E.3 Work Health and Safety

Our priority - a safe and healthy working environment for all employees

Work Health and Safety within ACT Health is primarily the responsibility of the management team. This responsibility is also shared with all staff.

Workplace Safety (WPS) has overarching responsibility for ensuring that ACT Health has an effective Work Health and Safety Management System (WHSMS). The WHSMS assists management and staff to identify, manage, monitor and report safety hazards and their associated risks.

WPS provides occupational medicine services across ACT Health to prevent potential infectious disease transmission to healthcare workers. These services include:

  • pre-employment screening
  • a vaccination program (including annual influenza vaccinations)
  • an immunisation drop-in clinic
  • occupational risk exposure and follow-up management, counselling and advice
  • cytotoxic screening
  • a mobile clinic for seasonal flu vaccinations and
  • product monitoring on safety devices, health surveillance and education.

WPS also provides a holistic early intervention physiotherapy service to staff who have sustained a musculoskeletal injury. This assists in early return to work, improved staff morale and decreased workers compensation claims.

ACT Health undertakes health promotion activities, such as encouraging smoking cessation and healthy food choices in the workplace. These add to the achievements already made in keeping staff healthy and safe.

Injury management services were transferred from ACT Health to Chief Minister and Treasury Directorate during 2013-14.

Measures taken during 2013-14

Workplace safety measures undertaken during 2013-14 include:

The WHSMS was enhanced during the year to reflect changes to legislation and changes in operational requirements and processes. A new website has been developed for the WHSMS to provide a simple and centralised updating point, a simpler search function and better user access, and to reduce paper costs. Eleven WHSMS awareness training sessions were run over for four months to familiarise staff with the new web-based system.

ACT Health Tier 1 Work Health Safety Committee (the peak organisational body for occupational health and safety in ACT Health) met four times during the year. This committee is chaired by the Director-General and includes management and workplace health and safety representatives (HSRs).

Tier 2 health and safety committees are chaired by executive directors and represent major divisions and branches. Tier 2 committees meet quarterly or monthly and must include more HSRs than management representatives.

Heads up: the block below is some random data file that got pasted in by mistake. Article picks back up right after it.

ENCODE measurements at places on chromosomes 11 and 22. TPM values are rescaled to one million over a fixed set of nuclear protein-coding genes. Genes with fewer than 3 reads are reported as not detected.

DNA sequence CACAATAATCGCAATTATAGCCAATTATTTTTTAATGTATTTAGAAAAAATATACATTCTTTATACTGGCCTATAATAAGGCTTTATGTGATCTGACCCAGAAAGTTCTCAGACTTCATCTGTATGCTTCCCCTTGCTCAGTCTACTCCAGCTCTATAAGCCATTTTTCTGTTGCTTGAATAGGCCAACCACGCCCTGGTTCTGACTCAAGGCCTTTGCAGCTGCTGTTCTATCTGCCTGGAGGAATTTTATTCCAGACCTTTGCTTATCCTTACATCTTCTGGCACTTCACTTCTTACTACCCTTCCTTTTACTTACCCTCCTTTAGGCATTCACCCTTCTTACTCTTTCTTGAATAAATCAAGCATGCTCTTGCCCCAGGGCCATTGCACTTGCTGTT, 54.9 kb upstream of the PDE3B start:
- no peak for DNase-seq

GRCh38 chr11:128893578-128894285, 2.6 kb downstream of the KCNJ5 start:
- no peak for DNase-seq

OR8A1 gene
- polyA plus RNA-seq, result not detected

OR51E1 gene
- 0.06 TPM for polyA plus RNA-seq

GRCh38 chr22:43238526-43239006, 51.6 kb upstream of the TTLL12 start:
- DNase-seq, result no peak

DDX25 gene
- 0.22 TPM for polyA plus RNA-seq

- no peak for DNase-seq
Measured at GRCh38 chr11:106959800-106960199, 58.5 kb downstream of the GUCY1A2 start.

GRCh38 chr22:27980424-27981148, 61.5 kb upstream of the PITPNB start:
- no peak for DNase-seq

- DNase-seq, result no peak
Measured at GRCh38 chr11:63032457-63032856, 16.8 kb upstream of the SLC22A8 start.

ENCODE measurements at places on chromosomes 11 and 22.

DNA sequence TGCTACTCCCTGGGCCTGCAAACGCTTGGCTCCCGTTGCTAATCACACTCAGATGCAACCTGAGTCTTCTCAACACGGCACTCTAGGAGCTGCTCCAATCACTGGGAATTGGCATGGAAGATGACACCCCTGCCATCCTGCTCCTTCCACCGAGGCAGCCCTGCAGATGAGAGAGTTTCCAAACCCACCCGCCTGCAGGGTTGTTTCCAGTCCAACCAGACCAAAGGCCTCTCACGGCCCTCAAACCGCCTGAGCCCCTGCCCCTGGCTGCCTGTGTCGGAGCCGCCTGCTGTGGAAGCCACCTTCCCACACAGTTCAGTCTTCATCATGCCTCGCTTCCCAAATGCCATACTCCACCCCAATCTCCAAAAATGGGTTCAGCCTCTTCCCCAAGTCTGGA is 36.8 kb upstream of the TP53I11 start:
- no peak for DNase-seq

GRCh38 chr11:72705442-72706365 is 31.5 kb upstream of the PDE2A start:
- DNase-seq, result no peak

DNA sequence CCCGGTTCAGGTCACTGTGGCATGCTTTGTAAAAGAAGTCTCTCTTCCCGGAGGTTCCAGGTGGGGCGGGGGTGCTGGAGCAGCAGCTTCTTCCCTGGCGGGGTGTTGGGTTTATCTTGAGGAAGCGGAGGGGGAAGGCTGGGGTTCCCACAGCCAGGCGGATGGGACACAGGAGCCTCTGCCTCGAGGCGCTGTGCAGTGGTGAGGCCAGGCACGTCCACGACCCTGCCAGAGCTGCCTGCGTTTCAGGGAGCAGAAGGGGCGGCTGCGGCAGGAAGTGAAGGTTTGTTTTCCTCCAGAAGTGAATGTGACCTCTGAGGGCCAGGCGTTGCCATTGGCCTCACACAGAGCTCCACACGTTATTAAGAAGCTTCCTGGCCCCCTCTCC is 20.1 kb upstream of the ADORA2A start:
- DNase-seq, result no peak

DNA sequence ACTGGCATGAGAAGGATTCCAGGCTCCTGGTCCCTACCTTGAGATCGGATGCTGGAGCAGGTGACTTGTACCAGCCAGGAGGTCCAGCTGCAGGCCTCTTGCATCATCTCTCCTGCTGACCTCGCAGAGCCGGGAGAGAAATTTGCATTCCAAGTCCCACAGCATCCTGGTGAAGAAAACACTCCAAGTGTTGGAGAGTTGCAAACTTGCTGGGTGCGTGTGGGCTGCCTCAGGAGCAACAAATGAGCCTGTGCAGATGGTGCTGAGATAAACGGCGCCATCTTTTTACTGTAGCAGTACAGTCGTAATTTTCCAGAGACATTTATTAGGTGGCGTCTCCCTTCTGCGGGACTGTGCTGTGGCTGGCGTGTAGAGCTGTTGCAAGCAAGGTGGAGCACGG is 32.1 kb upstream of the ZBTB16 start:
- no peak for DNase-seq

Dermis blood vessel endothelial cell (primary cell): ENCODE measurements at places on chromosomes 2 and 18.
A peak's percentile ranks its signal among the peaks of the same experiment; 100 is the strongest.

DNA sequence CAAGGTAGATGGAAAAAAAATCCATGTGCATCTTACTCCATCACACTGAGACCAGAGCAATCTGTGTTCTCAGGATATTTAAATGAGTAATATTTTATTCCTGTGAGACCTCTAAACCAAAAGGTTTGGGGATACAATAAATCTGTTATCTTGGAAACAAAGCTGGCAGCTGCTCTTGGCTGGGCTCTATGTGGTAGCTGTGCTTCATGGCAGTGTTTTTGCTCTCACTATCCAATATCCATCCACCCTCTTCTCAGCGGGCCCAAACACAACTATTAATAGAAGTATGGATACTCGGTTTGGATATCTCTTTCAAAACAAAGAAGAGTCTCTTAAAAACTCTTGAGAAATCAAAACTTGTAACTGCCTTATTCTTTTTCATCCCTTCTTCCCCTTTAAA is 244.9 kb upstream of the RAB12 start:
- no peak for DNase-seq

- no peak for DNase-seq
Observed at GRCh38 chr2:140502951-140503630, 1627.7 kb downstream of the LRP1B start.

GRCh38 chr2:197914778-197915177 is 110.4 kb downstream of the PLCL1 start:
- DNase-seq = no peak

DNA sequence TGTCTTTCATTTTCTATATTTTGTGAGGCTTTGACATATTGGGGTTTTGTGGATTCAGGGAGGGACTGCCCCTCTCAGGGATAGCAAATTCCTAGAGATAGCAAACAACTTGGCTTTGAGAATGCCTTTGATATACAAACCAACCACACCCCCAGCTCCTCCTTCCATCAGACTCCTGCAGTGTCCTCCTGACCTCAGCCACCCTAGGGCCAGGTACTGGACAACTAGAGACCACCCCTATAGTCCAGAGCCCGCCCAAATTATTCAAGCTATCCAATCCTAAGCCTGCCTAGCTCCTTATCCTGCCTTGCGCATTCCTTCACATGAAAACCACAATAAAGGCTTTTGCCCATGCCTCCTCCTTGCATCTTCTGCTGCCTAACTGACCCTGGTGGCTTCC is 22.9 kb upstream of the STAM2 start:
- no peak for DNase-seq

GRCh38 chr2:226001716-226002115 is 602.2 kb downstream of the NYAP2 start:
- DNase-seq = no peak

Tier 3 health and safety committees are localised and bring together groups within similar locations or with similar job types. Tier 3 committees usually meet monthly, and must also have greater representation from HSRs than management.

The fifth year of electronic staff accident and incident reporting has resulted in consistent reporting and enabled ACT Health to quickly identify and implement relevant controls, as well as report incident and trend data to management and workplace HSRs.

Safety training remained a priority and continued to be provided for HSRs, managers and new staff. An additional face-to-face course was developed and implemented, called Manager's Investigation. This course is run in conjunction with the Work Health Safety for Managers course. It assists managers to put into place relevant preventive and corrective safety controls.

The ACT Health Infrastructure Program, and the resultant capital construction, has created a need to increase the level of safety advice provided to enable safe work environments for future developments and refurbishment of existing facilities.

A strong focus has been on dangerous goods and hazardous substances, with improved segregation of flammables and corrosive products in storage areas, training of all staff accessing them and a reduction in the amount of flammable materials stored. Workplace Health and Safety has also developed an Emergency Management Plan for bulk dangerous substances, an asbestos management plan, an online register and supporting materials.